The decorative scheme consists of silver and blue tile tablets (which may not have been original to the station design); white tile bands; a buff terracotta cornice; and green terracotta plaques.[40]: 40  The mosaic tiles at all original IRT stations were manufactured by the American Encaustic Tile Company, which subcontracted the installations at each station.[40]: 31  The decorative work was performed by tile contractor Manhattan Glass Tile Company and terracotta contractor Atlantic Terra Cotta Company.[40]: 40  The mosaics are in pink and black. The ceramic cartouche is also in pink and shows a three-faced figure. The three faces represent "Respice", "Adspice", and "Prospice", and are an emblem of the nearby City College.

Track layout

In the past, 137th Street was sometimes used as a terminal station. There are switches north of the station that allow northbound trains to enter the underground 137th Street Yard, then return to the other side of the station for the next trip south. The center express track that passes through the station is currently unused in revenue service.[39]

Just south of the station, the tracks emerge onto the Manhattan Valley Viaduct. The line is elevated at 125th Street, and then underground once again at 116th Street–Columbia University, allowing trains to maintain a relatively level grade while passing through highly uneven terrain.[39]


Street stair
Street stair

Both platforms have same-level fare control containing a bank of turnstiles, token booth, and staircases to the street. The northbound platform has two staircases to the southeastern corner of Broadway and 138th Street and the southbound platform has two exits, one to each western corner of Broadway and 137th Street. There are no crossovers or crossunders to allow transfers between directions.[42]

In popular culture

The station was often shown on the TV drama New Amsterdam, though the inside shots were taken at the Grand Central Shuttle station.[43]


  1. ^ "Glossary". Second Avenue Subway Supplemental Draft Environmental Impact Statement (SDEIS) (PDF). 1. Metropolitan Transportation Authority. March 4, 2003. pp. 1–2. Archived from the original (PDF) on February 26, 2021. Retrieved January 1, 2021.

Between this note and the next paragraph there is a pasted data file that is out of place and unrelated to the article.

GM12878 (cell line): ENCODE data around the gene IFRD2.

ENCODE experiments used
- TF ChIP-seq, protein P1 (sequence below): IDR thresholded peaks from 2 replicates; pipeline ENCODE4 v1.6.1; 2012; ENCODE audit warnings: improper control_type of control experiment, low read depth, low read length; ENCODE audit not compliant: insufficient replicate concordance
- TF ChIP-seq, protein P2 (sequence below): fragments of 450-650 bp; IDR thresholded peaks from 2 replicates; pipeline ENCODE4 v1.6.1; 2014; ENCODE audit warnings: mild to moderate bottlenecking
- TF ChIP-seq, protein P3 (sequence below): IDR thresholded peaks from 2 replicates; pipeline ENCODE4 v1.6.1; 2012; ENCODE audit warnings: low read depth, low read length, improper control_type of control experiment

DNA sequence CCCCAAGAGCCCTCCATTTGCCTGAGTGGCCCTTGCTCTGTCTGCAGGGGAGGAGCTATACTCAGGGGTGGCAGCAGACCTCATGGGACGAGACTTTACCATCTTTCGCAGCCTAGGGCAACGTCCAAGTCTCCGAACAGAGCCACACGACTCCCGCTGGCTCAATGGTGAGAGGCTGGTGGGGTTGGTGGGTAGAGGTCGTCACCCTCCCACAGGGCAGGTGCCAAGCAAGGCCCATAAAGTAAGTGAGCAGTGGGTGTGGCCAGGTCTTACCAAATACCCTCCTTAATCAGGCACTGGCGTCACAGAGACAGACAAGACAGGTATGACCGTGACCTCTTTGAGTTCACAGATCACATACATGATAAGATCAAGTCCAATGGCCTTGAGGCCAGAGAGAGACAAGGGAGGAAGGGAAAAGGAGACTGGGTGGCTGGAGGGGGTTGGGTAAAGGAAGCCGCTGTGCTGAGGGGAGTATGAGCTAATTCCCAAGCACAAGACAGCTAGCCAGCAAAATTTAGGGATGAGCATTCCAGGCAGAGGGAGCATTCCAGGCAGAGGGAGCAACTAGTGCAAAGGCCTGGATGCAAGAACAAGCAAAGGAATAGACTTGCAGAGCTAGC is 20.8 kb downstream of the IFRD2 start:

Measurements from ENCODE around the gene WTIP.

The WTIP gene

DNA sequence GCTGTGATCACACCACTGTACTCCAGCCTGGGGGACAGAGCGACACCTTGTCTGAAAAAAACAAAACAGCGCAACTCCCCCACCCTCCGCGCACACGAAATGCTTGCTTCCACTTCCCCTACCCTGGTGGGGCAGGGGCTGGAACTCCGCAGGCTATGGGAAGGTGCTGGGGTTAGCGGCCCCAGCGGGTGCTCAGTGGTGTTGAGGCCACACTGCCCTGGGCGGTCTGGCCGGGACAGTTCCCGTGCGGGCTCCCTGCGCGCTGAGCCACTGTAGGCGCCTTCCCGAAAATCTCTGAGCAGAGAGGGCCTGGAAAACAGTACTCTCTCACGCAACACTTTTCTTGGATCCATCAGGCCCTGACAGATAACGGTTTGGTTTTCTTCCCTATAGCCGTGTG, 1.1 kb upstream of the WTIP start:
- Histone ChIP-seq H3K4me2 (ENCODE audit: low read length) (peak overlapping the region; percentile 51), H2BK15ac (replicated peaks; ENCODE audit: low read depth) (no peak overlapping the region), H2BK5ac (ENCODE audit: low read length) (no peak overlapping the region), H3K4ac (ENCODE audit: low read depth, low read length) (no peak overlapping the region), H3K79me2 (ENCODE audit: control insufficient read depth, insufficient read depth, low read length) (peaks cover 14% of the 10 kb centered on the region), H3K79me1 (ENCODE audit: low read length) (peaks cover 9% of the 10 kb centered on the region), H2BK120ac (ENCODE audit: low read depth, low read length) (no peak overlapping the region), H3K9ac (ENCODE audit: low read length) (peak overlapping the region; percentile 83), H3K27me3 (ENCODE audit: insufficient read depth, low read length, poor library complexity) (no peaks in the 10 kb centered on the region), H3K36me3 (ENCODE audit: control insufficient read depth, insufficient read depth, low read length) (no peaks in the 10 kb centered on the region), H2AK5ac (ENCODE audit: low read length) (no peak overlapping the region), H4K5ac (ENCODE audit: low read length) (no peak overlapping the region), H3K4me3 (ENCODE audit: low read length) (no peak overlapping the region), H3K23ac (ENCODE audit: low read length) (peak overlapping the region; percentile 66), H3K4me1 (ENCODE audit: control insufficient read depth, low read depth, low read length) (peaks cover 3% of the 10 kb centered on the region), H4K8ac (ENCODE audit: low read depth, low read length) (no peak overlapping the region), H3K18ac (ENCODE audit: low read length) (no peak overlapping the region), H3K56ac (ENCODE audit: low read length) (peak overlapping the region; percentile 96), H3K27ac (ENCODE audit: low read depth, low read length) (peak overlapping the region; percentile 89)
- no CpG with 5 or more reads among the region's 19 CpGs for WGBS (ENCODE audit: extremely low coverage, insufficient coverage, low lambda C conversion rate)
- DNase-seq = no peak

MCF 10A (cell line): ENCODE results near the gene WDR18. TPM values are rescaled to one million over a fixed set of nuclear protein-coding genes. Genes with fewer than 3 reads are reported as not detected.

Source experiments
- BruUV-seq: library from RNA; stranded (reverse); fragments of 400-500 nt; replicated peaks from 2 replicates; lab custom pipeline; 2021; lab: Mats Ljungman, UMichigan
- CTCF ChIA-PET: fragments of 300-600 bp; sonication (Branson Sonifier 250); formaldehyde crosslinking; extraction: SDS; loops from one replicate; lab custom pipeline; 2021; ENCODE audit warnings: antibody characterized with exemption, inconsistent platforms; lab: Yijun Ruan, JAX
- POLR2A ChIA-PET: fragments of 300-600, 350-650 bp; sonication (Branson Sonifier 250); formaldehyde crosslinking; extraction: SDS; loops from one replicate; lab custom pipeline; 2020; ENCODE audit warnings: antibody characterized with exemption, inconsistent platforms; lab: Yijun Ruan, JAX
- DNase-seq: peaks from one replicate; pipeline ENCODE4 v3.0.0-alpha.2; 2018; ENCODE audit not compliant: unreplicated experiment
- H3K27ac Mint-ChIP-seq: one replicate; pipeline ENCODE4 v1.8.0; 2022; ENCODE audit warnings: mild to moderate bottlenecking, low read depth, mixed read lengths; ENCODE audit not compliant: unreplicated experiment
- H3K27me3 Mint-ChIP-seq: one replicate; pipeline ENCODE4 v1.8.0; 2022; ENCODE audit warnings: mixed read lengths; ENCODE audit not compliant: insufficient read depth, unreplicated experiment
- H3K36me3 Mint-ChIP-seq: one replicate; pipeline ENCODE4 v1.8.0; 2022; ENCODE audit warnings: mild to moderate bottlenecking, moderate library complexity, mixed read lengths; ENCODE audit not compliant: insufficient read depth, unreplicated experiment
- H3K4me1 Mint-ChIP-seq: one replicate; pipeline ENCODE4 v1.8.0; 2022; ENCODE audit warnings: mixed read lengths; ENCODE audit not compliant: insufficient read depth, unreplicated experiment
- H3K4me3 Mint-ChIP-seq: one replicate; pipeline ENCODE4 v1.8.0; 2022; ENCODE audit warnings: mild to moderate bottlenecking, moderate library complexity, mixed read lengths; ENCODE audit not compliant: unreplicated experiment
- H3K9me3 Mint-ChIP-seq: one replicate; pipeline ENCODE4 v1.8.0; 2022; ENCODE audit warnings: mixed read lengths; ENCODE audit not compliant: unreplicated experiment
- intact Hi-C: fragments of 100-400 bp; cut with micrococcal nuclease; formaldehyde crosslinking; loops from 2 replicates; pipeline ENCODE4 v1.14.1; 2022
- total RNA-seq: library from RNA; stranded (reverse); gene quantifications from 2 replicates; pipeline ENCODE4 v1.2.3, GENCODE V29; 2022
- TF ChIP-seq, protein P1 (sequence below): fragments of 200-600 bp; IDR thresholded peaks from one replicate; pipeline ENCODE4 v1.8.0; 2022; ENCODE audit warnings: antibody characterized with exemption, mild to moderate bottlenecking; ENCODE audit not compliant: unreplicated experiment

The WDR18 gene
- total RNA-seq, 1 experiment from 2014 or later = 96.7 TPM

2. ^ a b "Our Subway Open: 150,000 Try It; Mayor McClellan Runs the First Official Train". The New York Times. October 28, 1904. p. 1. ISSN 0362-4331. Retrieved April 21, 2020.
  3. ^ "Station Developers' Information". Metropolitan Transportation Authority. Retrieved June 13, 2017.
  4. ^ "Facts and Figures: Annual Subway Ridership 2014–2019". Metropolitan Transportation Authority. 2020. Retrieved May 26, 2020.
  5. ^ a b "Facts and Figures: Annual Subway Ridership 2014–2019". Metropolitan Transportation Authority. 2020. Retrieved May 26, 2020.
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  7. ^ a b c d "Interborough Rapid Transit System, Underground Interior" (PDF). New York City Landmarks Preservation Commission. October 23, 1979. Retrieved November 19, 2019.
  8. ^ a b Report of the Board of Rapid Transit Railroad Commissioners for the City of New York For The Year Ending December 31, 1904 Accompanied By Reports of the Chief Engineer and of the Auditor. Board of Rapid Transit Railroad Commissioners. 1905. pp. 229–236.
  9. ^ Report of the Board of Rapid Transit Railroad Commissioners For And In The City of New York Up to December 31, 1901. Board of Rapid Transit Railroad Commissioners. 1902.
  10. ^ Report of the Public Service Commission For The First District of the State of New York For The Year Ending December 31, 1909. Albany: Public Service Commission. 1910.
  11. ^ "New York City's Subway Turns 100" (PDF). The Bulletin. Electric Railroaders' Association. 47 (10). October 2004. Archived from the original (PDF) on April 3, 2018. Retrieved April 2, 2018.
  12. ^ "Our First Subway Completed At Last — Opening of the Van Cortlandt Extension Finishes System Begun in 1900 — The Job Cost $60,000,000 — A Twenty-Mile Ride from Brooklyn to 242d Street for a Nickel Is Possible Now". The New York Times. August 2, 1908. p. 10. Retrieved November 6, 2016.
  13. ^ Brooklyn Daily Eagle Almanac. Brooklyn Daily Eagle. 1916. p. 119.
  14. ^ "Open New Subway Lines to Traffic; Called a Triumph" (PDF). The New York Times. August 2, 1918. p. 1. ISSN 0362-4331. Retrieved October 4, 2011.
  15. ^ a b Hood, Clifton (1978). "The Impact of the IRT in New York City" (PDF). Historic American Engineering Record. pp. 146–207 (PDF pp. 147–208). Retrieved December 20, 2020. Public Domain This article incorporates text from this source, which is in the public domain.CS1 maint: postscript (link)
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  17. ^ "Ten-car Trains in Subway to-day; New Service Begins on Lenox Av. Line and Will Be Extended to Broadway To-morrow". The New York Times. January 23, 1911. ISSN 0362-4331. Retrieved April 5, 2018.
  18. ^ a b c d Report for the three and one-half years ending June 30, 1949. New York City Board of Transportation. 1949. hdl:2027/mdp.39015023094926.